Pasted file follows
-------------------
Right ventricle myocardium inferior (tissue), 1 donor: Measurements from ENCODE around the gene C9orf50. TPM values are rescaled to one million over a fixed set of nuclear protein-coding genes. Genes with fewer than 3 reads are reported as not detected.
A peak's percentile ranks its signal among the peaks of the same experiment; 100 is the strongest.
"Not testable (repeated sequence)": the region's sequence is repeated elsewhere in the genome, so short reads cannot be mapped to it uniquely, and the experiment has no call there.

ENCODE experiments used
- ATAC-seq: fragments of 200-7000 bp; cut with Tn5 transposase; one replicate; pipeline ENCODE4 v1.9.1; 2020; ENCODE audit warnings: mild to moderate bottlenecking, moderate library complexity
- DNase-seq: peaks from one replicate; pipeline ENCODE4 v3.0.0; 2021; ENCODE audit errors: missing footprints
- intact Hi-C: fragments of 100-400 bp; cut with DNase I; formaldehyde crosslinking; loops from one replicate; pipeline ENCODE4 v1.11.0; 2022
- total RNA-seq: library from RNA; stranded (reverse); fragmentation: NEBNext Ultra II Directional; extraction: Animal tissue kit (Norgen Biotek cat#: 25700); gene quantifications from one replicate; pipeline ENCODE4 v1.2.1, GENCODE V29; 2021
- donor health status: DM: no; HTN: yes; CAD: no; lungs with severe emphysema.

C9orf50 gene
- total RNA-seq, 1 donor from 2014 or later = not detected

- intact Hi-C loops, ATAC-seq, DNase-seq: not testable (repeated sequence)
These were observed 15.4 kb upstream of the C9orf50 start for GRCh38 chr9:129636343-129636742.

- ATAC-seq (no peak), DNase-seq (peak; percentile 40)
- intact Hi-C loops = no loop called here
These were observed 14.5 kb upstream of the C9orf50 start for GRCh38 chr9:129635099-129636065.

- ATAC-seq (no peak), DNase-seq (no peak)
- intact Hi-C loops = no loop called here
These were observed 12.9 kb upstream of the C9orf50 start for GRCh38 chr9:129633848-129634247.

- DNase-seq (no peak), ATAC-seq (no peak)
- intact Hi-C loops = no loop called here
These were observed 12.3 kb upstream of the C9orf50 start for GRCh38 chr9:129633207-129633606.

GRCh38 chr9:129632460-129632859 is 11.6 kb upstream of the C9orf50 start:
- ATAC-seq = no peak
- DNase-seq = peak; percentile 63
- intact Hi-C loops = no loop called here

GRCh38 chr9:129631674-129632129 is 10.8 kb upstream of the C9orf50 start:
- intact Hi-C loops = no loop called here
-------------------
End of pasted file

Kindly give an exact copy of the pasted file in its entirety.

Right ventricle myocardium inferior (tissue), 1 donor: Measurements from ENCODE around the gene C9orf50. TPM values are rescaled to one million over a fixed set of nuclear protein-coding genes. Genes with fewer than 3 reads are reported as not detected.
A peak's percentile ranks its signal among the peaks of the same experiment; 100 is the strongest.
"Not testable (repeated sequence)": the region's sequence is repeated elsewhere in the genome, so short reads cannot be mapped to it uniquely, and the experiment has no call there.

ENCODE experiments used
- ATAC-seq: fragments of 200-7000 bp; cut with Tn5 transposase; one replicate; pipeline ENCODE4 v1.9.1; 2020; ENCODE audit warnings: mild to moderate bottlenecking, moderate library complexity
- DNase-seq: peaks from one replicate; pipeline ENCODE4 v3.0.0; 2021; ENCODE audit errors: missing footprints
- intact Hi-C: fragments of 100-400 bp; cut with DNase I; formaldehyde crosslinking; loops from one replicate; pipeline ENCODE4 v1.11.0; 2022
- total RNA-seq: library from RNA; stranded (reverse); fragmentation: NEBNext Ultra II Directional; extraction: Animal tissue kit (Norgen Biotek cat#: 25700); gene quantifications from one replicate; pipeline ENCODE4 v1.2.1, GENCODE V29; 2021
- donor health status: DM: no; HTN: yes; CAD: no; lungs with severe emphysema.

C9orf50 gene
- total RNA-seq, 1 donor from 2014 or later = not detected

- intact Hi-C loops, ATAC-seq, DNase-seq: not testable (repeated sequence)
These were observed 15.4 kb upstream of the C9orf50 start for GRCh38 chr9:129636343-129636742.

- ATAC-seq (no peak), DNase-seq (peak; percentile 40)
- intact Hi-C loops = no loop called here
These were observed 14.5 kb upstream of the C9orf50 start for GRCh38 chr9:129635099-129636065.

- ATAC-seq (no peak), DNase-seq (no peak)
- intact Hi-C loops = no loop called here
These were observed 12.9 kb upstream of the C9orf50 start for GRCh38 chr9:129633848-129634247.

- DNase-seq (no peak), ATAC-seq (no peak)
- intact Hi-C loops = no loop called here
These were observed 12.3 kb upstream of the C9orf50 start for GRCh38 chr9:129633207-129633606.

GRCh38 chr9:129632460-129632859 is 11.6 kb upstream of the C9orf50 start:
- ATAC-seq = no peak
- DNase-seq = peak; percentile 63
- intact Hi-C loops = no loop called here

GRCh38 chr9:129631674-129632129 is 10.8 kb upstream of the C9orf50 start:
- intact Hi-C loops = no loop called here